Former chemist buys Lido's for family, change of pace
Jim Williamson resurrected a legacy with the goal of leaving a legacy behind.
In recently becoming the fifth owner in the approximately 22-year history of Lido's Pizza and Restaurant in Carriage Place, the former chemist and project manager in the automotive industry was taking on a once-venerable establishment that had fallen into bankruptcy.
And while Williamson said last week he was definitely ready for a career change, he became a restaurant owner in part to have something to pass on to his two sons, one a 13-year-old who is already a budding entrepreneur and the other, who just turned 18 and has autism.
"This is something that he'll always be able to come to and help out, do dishes and take out the trash," Williamson said.
The journey to owning Lido's for Williamson followed 24 years as a chemist, then a project manager and finally corporate quality manager in the automobile field. He might have stuck with that, Williamson said, but the industrial base in central Ohio has been shrinking, and increasingly he was spending months at a time in Minnesota and Indiana, as well as other parts of the state.
Williamson said his special-needs son goes to an excellent facility for people with autism on the Northwest Side, so moving away to continue his career in corporate quality management wasn't in the cards.
"I decided I needed something that would keep me around home and something that's a legacy for my children," Williamson said. "When I found out about Lido's, I liked the location. It's a good traffic area, the demographics are good. Pizza's always been a fun thing for people.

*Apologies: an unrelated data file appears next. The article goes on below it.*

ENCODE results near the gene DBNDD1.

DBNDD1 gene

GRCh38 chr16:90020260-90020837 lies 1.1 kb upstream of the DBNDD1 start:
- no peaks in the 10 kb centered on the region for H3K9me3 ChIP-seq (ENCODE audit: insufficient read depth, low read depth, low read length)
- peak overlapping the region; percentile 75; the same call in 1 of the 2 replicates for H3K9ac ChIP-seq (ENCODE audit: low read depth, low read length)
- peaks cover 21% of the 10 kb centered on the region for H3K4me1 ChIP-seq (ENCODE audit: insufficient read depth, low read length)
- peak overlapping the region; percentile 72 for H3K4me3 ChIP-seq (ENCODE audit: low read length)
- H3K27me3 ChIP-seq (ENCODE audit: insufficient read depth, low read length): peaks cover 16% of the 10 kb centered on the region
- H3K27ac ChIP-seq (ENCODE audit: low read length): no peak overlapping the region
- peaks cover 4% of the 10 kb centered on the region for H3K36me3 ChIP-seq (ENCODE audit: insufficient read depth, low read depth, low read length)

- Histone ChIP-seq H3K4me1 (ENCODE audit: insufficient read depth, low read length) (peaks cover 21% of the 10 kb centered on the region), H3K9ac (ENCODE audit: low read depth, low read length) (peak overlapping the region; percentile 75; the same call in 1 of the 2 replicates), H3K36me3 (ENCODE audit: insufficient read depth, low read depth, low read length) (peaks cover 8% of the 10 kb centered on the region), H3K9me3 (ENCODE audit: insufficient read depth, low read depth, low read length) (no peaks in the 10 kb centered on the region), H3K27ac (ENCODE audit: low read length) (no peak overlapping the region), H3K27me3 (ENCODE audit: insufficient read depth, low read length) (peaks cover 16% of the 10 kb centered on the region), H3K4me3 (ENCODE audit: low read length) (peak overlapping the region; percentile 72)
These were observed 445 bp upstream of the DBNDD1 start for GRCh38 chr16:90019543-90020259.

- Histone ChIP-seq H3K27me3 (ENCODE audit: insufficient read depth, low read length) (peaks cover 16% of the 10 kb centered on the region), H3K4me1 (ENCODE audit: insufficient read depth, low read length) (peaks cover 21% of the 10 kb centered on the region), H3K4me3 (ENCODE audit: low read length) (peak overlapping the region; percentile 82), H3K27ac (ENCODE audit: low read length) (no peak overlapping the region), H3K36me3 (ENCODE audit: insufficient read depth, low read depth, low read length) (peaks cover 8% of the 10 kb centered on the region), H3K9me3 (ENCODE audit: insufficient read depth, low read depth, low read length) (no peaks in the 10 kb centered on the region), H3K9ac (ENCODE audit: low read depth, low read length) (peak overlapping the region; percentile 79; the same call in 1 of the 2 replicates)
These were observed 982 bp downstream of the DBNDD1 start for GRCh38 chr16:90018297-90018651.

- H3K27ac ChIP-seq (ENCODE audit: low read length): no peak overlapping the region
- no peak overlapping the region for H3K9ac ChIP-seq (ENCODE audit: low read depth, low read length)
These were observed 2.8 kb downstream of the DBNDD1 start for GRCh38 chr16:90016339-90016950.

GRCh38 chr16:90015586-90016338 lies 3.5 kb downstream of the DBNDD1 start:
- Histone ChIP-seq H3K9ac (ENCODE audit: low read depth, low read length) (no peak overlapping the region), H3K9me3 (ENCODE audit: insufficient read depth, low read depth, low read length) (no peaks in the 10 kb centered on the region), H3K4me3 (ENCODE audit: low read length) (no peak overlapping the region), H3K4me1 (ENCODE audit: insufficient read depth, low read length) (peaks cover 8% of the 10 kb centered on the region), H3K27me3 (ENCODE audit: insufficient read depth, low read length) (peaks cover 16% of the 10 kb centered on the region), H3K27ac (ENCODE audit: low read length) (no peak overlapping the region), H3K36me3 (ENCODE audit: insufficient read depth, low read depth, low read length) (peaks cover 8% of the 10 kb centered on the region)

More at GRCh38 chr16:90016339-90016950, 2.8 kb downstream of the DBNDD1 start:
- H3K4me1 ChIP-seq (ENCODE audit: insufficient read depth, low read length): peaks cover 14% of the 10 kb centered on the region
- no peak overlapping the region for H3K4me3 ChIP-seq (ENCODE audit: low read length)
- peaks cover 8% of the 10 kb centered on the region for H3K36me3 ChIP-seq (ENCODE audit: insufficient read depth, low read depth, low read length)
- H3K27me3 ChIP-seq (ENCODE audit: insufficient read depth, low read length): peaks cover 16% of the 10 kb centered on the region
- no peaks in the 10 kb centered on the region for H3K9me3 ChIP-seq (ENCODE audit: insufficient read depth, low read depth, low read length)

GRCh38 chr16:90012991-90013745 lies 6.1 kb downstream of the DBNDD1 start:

"After years in heavy industry, heavy manufacturing, it's kind of a nice change of pace. That's mainly why I did that, was for my kids and just a change of pace."
Williamson said his training and background have put him in good stead in his new undertaking.
"When you think about it, chemistry is not that far from cooking," he said. "In the chemical world, we call it batch-to-batch consistency. Here, we want people to get the same quality every time they order a pizza."
Restoring the reputation of a restaurant, no matter how popular it once was, requires a good deal of effort, the owner of Lido's conceded.
"Lido's was a well-known name in this area, and bringing it back to its former standard of quality is a challenge," Williamson said. "It's not exactly a turn-key operation. But what I like about it is I've been able to help people. I have a staff and they get paid and that's helped their quality of life.
"That's what gets me up in the morning, is I like this place. Everything in the building, including the garbage, is mine. Overall that's a good feeling."
The most challenging thing so far, Williamson said, has been building a good employee base, finding people who are "invested in the success of this business rather than just a paycheck."
The name of the restaurant has an interesting history, the new owner added.
"According to the original owner, they used to have a different location and their sign was longer -- it was a longer word," Williamson said.
A windstorm came along, however, and tore the first sign apart.
"What was left was Lido's," Williamson said. "It's classic small business owner. It shows the resourcefulness ... of dealing with the crises that come up."